LEWISTON — Not rain, not wind and not any of the other 83 players in the field could stop Taylor Pendrith this week at the 55th Porter Cup.
The 22-year-old from Richmond Hill, Ont., handled the elements perfectly on a soaked Saturday at Niagara Falls Country Club, shooting a final-round of 3-under-par 67 to easily lock up what he called the biggest victory of his career.
“Just to look at the names who’ve won this tournament, it’s pretty awesome,” Pendrith said. “It feels very special.”
Pendrith’s total of 16-under 264 is the third-best score in tournament history. His five-stroke margin of victory over Texan Tyler Dunlap is the most since 2007, when Brian Harman blew away the field with a tournament-record 22-under-par.
“He’s making it look easy right now,” said 2012 winner Ricky Werenski, as he watched Pendrith make his victory stroll up to the 18th green. “I didn’t make a single birdie today, so I thought the course was tough. He’s playing it pretty darn good.”
Pendrith began the day with a one-shot lead over Justin Shin, his teammate on the Canadian national team, and was two up on Dunlap. The potential for any final-round drama, however, was largely erased by the seventh hole.
Pendrith opened with four pars, the last of which came thanks to a clutch up-and-down on the par-3 fourth hole.
“I think the momentum changed on the fourth hole,” he said. “I made a 15-footer, and it was a very tough putt. From there, I got a little confidence with the putter.”
Pendrith made his move starting on No. 5. He attacked the pin on the difficult par-4 despite its location tucked behind a bunker, and he converted a 4-foot birdie putt.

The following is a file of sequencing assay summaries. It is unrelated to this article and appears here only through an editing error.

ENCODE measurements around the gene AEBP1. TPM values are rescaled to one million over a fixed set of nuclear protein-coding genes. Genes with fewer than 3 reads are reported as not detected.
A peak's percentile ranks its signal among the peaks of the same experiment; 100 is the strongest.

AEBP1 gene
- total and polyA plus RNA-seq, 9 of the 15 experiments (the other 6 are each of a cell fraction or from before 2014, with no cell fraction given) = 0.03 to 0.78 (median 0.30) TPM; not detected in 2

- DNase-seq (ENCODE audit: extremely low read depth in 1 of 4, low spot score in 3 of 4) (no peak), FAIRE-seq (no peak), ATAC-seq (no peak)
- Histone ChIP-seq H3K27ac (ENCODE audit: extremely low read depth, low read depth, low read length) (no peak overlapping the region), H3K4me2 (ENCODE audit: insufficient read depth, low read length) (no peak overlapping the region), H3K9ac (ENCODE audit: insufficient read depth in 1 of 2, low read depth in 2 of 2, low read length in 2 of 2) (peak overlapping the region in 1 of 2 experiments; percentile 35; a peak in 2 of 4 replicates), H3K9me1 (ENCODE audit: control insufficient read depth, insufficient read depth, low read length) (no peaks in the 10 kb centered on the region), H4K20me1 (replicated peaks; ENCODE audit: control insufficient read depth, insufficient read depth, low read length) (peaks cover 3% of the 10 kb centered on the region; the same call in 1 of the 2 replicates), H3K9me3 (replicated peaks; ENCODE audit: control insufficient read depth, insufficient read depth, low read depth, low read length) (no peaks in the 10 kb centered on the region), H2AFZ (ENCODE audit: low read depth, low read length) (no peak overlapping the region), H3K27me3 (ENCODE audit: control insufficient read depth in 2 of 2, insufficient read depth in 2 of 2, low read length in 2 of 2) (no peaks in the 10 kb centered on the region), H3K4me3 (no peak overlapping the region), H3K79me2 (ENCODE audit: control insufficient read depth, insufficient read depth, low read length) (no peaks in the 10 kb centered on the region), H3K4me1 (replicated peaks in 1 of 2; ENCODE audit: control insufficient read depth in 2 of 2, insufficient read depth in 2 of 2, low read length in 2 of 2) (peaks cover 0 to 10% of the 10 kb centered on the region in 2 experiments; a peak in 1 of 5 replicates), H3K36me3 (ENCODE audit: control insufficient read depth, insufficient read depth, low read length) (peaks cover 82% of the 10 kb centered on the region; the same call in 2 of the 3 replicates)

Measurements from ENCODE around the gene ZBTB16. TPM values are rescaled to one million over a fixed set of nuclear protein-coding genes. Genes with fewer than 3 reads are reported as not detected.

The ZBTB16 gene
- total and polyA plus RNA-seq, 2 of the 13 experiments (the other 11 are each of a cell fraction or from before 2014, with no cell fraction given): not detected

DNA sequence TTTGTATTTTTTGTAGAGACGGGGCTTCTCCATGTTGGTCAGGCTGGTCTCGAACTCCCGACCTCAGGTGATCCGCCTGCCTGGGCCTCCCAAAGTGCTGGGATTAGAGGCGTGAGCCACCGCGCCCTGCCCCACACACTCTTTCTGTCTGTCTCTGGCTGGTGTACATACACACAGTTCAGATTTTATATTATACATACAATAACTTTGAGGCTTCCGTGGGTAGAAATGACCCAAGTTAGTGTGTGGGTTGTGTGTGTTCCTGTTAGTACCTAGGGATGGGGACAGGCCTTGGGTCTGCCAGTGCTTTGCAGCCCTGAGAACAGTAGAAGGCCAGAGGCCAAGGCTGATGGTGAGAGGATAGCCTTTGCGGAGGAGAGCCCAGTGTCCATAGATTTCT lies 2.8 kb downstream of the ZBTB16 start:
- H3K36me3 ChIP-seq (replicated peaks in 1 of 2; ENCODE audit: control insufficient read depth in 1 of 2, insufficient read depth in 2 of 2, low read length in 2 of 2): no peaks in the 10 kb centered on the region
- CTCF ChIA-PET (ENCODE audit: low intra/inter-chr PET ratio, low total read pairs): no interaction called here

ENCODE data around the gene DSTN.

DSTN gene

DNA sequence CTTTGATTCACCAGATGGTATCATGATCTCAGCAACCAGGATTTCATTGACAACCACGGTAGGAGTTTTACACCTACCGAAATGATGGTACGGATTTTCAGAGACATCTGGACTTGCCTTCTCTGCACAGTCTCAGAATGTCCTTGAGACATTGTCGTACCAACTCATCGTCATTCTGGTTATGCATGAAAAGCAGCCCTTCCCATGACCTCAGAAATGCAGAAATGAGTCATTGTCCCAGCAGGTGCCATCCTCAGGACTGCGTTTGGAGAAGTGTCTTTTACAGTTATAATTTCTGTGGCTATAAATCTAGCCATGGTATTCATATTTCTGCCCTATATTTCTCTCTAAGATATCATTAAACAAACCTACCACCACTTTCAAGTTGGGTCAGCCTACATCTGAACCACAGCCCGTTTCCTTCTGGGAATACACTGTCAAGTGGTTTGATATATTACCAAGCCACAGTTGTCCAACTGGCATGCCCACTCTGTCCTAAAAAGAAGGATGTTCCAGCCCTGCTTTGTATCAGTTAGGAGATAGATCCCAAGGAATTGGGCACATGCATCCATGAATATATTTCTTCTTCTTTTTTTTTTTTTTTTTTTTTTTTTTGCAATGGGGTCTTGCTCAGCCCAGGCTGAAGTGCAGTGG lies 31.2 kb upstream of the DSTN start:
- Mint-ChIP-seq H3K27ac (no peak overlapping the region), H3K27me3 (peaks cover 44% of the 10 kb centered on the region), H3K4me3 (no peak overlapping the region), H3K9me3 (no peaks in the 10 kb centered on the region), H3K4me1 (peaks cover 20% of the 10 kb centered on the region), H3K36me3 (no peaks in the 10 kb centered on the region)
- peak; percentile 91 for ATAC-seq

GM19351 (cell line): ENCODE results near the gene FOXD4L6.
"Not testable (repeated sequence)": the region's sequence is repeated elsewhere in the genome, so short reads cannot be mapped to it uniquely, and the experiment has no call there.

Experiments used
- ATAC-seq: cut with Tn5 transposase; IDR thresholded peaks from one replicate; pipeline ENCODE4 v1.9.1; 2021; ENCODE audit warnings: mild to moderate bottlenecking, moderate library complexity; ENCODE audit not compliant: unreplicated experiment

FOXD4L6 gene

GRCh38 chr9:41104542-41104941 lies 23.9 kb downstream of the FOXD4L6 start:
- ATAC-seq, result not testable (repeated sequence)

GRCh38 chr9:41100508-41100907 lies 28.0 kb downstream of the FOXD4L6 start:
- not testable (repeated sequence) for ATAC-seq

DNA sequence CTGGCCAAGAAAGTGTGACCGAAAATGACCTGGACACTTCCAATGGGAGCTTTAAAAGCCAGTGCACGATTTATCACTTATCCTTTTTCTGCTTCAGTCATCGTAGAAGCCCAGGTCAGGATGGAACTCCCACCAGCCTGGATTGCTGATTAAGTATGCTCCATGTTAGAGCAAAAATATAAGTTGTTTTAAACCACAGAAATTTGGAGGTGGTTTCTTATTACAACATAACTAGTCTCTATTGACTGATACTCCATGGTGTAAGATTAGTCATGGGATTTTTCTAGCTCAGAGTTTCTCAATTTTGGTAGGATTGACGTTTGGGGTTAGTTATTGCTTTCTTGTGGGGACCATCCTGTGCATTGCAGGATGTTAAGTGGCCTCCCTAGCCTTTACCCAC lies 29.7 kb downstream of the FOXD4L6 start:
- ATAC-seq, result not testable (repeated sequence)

On the sixth tee, he took advantage of his prodigious length by bombing a 357-yard drive down the middle, leaving just 60 yards to the pin. He made birdie there to open a four-shot lead.
His tee shot on the par-3 seventh hole, which had the markers moved all the way up to 128 yards, came to rest about a foot from the hole. After that tap-in birdie, he was up six because Dunlap failed to save par from the front bunker.
“I played with him Friday when he had a 63, and he gunned it,” said Australian Brady Watt, who was in the penultimate group Saturday and finished tied for third. “He’s a really deserving champion. I knew I had to go super low today, or he needed to falter, but I was thinking: ‘There’s no way. He’s playing too well.’ ”
Pendrith’s last bit of consternation came on the 10th tee. With the wind at its strongest and the rain beginning to fall steadily, he hit his drive right, perilously close to the out-of-bounds markers. He hit a provisional ball but was able to find his original tee shot in bounds. From there, he saved par.
“I was lucky to get par there. I was actually just trying to make a five actually from that position, but par was a bonus,” he said. “I knew it was going to be difficult. I knew there were going to be a lot of bogeys being made out there with the weather and the wind.”
Pendrith did drop a shot at the par-3 12th hole, but he responded quickly by sinking a birdie on the par-5 13th. Much of the back nine for the final group was played in a steady rain, which made the already difficult prospect of catching Pendrith nearly impossible.
“It was tough conditions out there,” said Shin, who had been 13-under on the back nine through the first three rounds but managed to go just 1-under Saturday.
Shin was happy to see Pendrith become just the third Canadian winner in Porter Cup history.
“He played great golf today,” Shin said. “He stayed calm and hit a lot of quality shots.”
Next on Pendrith’s schedule is the Canadian Amateur from Aug. 6-9. After that, it’s back to Kent State for his senior season. The defending Mid-American Conference champion said a Porter Cup victory will give him confidence.
“I hadn’t been playing particularly well coming into this tournament,” he said. “I just kind of relaxed and said, ‘Well, you haven’t been playing good, you might as well go out there and try and shoot a lot under par.’ It worked. I’m pretty pleased with myself.”
That was evident on the 18th green, when his 6-foot par putt slipped inside the left edge. A shy smile crept across his face as the ball disappeared.
Almost a half an hour later, as he stood on the escarpment with a million-dollar view of Canada behind him and posed for pictures with the trophy in his winners green jacket, the smile still hadn’t gone away.